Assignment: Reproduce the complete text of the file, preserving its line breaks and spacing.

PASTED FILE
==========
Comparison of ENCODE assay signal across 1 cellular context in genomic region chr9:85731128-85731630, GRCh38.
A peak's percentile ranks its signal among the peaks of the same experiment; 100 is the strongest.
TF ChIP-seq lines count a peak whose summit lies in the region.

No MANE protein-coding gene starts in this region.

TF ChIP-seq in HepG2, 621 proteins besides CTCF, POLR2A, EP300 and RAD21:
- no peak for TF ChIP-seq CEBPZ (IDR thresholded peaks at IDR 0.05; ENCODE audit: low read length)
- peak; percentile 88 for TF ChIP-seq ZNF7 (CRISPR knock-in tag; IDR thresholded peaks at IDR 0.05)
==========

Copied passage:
Comparison of ENCODE assay signal across 1 cellular context in genomic region chr9:85731128-85731630, GRCh38.
A peak's percentile ranks its signal among the peaks of the same experiment; 100 is the strongest.
TF ChIP-seq lines count a peak whose summit lies in the region.

No MANE protein-coding gene starts in this region.

TF ChIP-seq in HepG2, 621 proteins besides CTCF, POLR2A, EP300 and RAD21:
- no peak for TF ChIP-seq CEBPZ (IDR thresholded peaks at IDR 0.05; ENCODE audit: low read length)
- peak; percentile 88 for TF ChIP-seq ZNF7 (CRISPR knock-in tag; IDR thresholded peaks at IDR 0.05)